Row 3 left “‘Two sounds of autumn are unmistakable…the hurrying rustle of crisp leaves blown along the street…by a gusty wind, and the gabble of a flock of migrating geese.’ ~ Hal Borland”
Row 3 right “‘The quieter you become, the more you can hear.’ ~ Baba Ram Das”
Row 4 left “‘Autumn is the mellower season, and what we lose in flowers we more than gain in fruits.’ ~ Samuel Butler”
Row 4 right “‘The world is quiet here.’ ~Lemony Snicket”
Row 5 left “‘Autumn flings her fiery cloak over the sumac, beech and oak.’ ~ Susan Lendroth”
Row 5 right “‘[A]utumn… is mature, reasonable and serious, it glows moderately and not frivolously….’ ~ Valentin”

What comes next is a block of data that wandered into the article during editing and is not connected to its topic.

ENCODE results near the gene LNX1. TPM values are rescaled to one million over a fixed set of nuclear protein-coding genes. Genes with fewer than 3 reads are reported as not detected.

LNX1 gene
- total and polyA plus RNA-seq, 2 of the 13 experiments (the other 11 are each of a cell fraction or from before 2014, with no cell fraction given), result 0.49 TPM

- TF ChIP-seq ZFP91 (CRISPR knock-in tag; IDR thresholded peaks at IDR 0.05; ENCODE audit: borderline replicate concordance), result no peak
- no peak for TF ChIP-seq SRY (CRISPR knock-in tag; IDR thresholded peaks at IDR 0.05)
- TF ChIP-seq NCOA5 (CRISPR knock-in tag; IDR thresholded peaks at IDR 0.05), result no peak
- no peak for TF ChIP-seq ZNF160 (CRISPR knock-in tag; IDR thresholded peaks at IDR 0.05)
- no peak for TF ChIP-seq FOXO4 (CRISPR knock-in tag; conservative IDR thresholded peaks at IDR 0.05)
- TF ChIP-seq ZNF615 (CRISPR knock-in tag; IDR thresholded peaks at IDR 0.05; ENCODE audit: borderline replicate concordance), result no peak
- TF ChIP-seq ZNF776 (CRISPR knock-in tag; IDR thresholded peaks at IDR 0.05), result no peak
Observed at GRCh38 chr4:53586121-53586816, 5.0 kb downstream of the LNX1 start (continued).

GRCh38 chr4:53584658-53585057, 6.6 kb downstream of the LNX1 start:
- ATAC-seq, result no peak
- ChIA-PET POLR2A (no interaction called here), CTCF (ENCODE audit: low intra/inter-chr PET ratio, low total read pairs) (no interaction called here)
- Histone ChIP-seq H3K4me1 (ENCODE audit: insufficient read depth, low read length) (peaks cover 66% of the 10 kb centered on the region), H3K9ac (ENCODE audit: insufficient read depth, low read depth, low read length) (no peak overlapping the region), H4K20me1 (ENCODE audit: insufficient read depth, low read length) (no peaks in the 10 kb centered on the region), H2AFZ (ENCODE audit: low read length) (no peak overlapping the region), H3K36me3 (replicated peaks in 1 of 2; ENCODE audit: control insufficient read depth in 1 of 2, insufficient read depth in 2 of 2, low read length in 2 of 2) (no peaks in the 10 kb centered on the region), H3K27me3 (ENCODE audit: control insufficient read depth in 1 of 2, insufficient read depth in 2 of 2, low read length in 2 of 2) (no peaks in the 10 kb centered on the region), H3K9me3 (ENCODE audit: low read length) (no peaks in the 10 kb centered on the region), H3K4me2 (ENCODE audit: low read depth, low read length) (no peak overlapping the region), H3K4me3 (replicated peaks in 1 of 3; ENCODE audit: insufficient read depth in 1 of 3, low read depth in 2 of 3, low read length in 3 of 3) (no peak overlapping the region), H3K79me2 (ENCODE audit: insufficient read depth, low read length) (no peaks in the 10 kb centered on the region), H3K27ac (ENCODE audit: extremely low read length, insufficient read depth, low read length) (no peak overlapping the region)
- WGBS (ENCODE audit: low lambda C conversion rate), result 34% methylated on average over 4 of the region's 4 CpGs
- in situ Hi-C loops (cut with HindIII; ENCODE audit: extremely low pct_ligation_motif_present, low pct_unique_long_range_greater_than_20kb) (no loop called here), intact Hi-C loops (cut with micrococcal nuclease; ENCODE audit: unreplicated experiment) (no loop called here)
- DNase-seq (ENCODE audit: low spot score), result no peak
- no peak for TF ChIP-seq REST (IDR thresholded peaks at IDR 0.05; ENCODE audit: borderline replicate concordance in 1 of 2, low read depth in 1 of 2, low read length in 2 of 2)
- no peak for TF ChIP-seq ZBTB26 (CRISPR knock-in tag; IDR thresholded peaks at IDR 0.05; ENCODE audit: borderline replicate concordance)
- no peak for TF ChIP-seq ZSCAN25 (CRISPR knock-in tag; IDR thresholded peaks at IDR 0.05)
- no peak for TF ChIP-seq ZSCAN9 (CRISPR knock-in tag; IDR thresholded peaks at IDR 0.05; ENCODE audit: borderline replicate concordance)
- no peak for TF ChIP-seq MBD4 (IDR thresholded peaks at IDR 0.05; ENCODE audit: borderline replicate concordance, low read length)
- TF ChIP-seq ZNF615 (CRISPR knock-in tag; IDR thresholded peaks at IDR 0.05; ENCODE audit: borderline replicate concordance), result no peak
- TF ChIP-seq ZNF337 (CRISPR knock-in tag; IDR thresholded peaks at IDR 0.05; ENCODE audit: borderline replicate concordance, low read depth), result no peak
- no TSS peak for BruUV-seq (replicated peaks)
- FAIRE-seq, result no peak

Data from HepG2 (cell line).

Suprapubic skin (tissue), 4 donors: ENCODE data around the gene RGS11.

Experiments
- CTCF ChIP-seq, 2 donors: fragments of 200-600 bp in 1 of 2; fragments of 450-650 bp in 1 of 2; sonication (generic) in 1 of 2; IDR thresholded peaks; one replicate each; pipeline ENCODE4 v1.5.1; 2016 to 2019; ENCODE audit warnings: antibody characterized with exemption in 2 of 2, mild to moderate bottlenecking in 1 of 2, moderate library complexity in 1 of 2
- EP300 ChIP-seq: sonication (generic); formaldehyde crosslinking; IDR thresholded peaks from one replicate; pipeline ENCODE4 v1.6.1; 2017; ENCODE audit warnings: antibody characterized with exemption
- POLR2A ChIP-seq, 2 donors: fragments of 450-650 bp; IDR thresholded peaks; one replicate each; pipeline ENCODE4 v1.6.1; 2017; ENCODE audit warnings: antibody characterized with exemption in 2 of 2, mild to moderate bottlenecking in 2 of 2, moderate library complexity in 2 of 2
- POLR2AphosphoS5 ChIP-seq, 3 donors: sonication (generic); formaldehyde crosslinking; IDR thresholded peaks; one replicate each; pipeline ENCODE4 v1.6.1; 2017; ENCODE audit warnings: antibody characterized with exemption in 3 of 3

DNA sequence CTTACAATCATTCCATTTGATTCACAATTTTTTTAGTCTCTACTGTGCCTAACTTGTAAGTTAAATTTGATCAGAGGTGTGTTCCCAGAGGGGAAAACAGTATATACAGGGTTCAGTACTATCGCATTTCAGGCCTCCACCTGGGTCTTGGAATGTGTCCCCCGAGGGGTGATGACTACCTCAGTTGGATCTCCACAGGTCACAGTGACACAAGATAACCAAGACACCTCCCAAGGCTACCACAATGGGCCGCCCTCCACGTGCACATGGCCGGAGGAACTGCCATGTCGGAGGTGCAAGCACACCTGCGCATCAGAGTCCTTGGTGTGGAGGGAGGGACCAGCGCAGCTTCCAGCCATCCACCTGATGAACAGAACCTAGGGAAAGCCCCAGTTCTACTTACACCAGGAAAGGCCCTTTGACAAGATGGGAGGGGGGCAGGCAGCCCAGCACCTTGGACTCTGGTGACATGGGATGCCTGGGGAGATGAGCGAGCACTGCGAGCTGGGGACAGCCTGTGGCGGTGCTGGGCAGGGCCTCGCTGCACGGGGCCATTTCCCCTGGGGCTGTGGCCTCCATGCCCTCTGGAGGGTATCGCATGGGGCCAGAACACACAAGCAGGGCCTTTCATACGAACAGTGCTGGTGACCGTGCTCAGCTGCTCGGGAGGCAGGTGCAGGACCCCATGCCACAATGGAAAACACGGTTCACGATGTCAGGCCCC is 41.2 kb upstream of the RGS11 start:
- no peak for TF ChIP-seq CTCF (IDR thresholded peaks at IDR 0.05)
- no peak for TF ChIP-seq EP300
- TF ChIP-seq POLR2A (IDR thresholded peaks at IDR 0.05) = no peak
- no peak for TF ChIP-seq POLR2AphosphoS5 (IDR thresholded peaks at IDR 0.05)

(Crossposted from Views from North Central Blogistan)



  1. Blessed Mabon!

    O now is the time of the Harvest,
    As we draw near to the years end
    Now is the time of Mabon
    Autumn is the time to descend […]

    Old Woman leads us through the darkness
    Our most ancient and trusted of friends
    She carries the light of spiritual insight
    And leads us to our wisdom once again

    And as we journey through the darkness
    And as we continue to descend
    We learn to let go of what obscures our soul
    And re-discover our true being in the end

  2. How lovely, Jan! Thanks for this post and for the music. Greatly enjoyed reading this tribute to one of my favorite seasons. Well, heck, they’re all my favorites!

    Yes, I really feel the approach of autumn, more so than ever as I’m in the autumn of my own life.